One example was a student who was incensed at the idea that we know the age of the universe and that it is expanding. Evidently, this knowledge was in conflict with his understanding of the universe as taught to him by Aristotle, Kant, and others. In other words, he accepted the tenants of philosophy as fact and rejected everything he learned in our class that conflicted with it.

Of course, that’s just one example, but I could certainly give others. And my tales are hardly unique – there has been some pushback from against science from the Humanities for quite some time now, so this is nothing new. In fact, scientists (myself included, in the most generous use of that term) have been long been accused of amoral reductionist thinking that ignores the “magic” of the world. There’s even a term for this view of the world, Scientism (1)As if using science to understand the world were a bad thing.

But today I read piece by Steven Pinker, a professor of psychology at Harvard, that is the best defense of science I’ve ever seen. There are  hundreds of gems to mine from the article, but I’ll whet your appetite with this:

The facts of science, by exposing the absence of purpose in the laws governing the universe, force us to take responsibility for the welfare of ourselves, our species, and our planet.

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1. As if using science to understand the world were a bad thing

I Can’t Wait to See Gravity

Bad day at the office
Bad day at the office

Warner Bros. has been teasing Gravity, a space thriller starring Sandra Bullock and George Clooney as astronauts aboard the fictional space shuttle Explorer (1)Shuttle Explorer is actually not that fictional; it’s is a full-sized mockup shuttle currently on display at the Johnson Space Center in Houston. Its use in the film is a nice nod to the Shuttle program performing an EVA on what appears to be the Hubble Space Telescope. Things are going fairly nominally, until this happens:

In one continuous take, just about everything that could possibly go wrong during an EVA does so in spectacular, and dare I say it, realistic fashion. Now there’s a few nitpicks I could make, not the least of which is how something like this could happen in the first place, but I’ll reserve judgement until after I’ve seen the film. In the meantime…I can’t wait to see this film! For several reasons.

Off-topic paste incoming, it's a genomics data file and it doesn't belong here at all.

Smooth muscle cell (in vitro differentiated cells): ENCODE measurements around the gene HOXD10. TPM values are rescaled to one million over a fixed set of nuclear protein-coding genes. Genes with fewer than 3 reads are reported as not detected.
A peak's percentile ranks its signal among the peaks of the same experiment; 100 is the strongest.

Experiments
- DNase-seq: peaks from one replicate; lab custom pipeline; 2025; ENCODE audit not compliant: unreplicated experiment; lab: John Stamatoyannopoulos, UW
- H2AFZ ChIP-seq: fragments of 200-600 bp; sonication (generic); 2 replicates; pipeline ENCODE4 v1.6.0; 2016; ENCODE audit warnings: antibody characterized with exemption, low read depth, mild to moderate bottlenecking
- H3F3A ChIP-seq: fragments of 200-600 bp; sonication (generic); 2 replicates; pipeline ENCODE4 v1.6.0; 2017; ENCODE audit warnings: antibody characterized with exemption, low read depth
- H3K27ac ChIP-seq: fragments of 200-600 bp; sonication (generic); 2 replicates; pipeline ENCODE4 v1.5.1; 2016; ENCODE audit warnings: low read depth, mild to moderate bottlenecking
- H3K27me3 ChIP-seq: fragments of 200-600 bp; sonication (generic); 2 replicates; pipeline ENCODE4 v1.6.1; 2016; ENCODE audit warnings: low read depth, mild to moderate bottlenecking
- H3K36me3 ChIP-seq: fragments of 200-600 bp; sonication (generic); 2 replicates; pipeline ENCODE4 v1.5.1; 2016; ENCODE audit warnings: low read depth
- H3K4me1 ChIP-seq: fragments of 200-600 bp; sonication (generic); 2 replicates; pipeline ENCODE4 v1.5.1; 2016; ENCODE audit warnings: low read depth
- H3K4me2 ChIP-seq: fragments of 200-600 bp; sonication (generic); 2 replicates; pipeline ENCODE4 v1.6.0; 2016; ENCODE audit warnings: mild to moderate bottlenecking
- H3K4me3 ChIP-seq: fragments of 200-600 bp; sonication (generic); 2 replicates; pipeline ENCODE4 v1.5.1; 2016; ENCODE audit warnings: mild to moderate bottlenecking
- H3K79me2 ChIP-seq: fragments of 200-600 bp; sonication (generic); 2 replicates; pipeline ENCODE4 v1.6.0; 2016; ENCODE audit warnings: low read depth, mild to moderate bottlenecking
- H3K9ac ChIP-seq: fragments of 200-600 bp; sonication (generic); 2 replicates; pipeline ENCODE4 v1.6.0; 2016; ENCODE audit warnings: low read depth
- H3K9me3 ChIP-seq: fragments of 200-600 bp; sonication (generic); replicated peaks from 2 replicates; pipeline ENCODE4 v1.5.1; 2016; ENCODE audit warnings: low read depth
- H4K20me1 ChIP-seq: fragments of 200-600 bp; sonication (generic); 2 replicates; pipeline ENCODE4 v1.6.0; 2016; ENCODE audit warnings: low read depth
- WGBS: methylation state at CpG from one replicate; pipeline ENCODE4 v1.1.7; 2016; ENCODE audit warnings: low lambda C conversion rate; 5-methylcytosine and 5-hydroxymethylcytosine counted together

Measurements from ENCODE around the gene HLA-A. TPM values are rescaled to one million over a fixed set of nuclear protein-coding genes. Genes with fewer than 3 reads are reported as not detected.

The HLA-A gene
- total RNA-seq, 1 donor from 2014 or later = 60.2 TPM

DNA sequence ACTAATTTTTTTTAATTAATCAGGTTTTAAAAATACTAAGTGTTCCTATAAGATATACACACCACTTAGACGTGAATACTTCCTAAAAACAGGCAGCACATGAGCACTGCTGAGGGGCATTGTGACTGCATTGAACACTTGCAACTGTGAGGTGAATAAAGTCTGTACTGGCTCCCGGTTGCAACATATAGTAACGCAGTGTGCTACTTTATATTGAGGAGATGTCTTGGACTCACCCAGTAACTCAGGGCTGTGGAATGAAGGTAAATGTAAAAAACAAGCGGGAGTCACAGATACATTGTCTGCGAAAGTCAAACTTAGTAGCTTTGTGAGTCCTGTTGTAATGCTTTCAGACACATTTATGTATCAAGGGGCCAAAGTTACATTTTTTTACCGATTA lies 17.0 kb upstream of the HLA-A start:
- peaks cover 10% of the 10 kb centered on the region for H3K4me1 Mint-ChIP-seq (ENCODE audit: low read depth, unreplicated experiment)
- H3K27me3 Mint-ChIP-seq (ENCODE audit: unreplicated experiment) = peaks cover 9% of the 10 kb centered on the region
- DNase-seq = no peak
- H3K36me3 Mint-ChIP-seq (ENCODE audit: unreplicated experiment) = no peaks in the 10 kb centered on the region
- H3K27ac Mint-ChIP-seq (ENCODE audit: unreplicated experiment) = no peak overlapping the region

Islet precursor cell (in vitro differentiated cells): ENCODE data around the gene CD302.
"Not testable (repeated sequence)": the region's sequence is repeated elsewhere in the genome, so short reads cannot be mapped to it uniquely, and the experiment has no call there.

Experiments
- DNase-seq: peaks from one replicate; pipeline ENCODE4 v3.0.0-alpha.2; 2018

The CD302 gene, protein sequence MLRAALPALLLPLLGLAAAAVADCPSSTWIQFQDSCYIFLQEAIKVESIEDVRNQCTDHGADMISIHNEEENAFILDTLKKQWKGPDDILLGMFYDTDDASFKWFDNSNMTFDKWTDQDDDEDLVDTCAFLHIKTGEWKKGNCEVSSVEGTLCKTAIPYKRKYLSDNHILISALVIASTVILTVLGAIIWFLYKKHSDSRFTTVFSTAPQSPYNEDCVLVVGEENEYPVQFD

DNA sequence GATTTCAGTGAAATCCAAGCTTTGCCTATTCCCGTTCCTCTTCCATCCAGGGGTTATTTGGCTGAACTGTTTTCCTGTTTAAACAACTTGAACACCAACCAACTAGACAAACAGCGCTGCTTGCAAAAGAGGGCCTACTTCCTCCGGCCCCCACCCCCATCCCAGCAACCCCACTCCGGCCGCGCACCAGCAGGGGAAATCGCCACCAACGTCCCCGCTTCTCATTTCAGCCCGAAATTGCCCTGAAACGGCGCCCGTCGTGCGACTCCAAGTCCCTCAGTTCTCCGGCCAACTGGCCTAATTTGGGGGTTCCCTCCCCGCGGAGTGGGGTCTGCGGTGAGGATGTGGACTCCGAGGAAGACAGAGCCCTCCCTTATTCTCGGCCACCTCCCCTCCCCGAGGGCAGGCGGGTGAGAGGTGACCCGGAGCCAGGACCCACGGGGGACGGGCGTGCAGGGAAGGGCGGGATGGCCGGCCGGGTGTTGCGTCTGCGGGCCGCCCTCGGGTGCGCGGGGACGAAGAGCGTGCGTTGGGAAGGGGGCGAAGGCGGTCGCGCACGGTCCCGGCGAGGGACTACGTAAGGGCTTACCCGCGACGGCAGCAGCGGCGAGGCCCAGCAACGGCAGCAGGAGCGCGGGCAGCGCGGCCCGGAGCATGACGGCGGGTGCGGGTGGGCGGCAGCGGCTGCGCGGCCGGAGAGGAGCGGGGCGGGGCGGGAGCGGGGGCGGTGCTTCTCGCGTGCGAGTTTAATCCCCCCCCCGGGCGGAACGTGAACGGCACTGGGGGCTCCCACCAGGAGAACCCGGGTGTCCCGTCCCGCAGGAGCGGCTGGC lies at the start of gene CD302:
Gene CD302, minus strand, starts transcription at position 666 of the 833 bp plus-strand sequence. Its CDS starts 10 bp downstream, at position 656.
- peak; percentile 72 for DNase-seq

For one thing, I noticed that there was a substantial lack of sound effects and any whoosh or clanging noises were kept to a minimum. The music fills in the rest to add drama, but I don’t think either of those are necessary when all hell is breaking loose up there. Still, it’s nice to see that director Alfonso Cuarón seems to trust us, the audience, to know that the only sounds you will hear in space are those of the radio and your breath.

I’m also very happy that Cuarón has a female as one of the lead characters, even though he supposedly got some grief from studio types in Hollywood about it. Evidently, Hollywood thinks that SF heroes must be male and girls are only there as eye candy. Don’t agree? Go see Pacific Rim.

It’s astonishing that there even has to be a conversation about the idea of female leads in a space film, even though we’ve had female astronauts who perform real-life EVAs and command space shuttles.

In any event, the film clearly seems aimed at being an otherwise realistic portrayal of a nightmare scenario in space. I’m looking forward to this and may even catch this one in IMAX 3-D if it helps put me out in space with the characters. At least I’ll be able to return to Earth afterward.

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1. Shuttle Explorer is actually not that fictional; it’s is a full-sized mockup shuttle currently on display at the Johnson Space Center in Houston. Its use in the film is a nice nod to the Shuttle program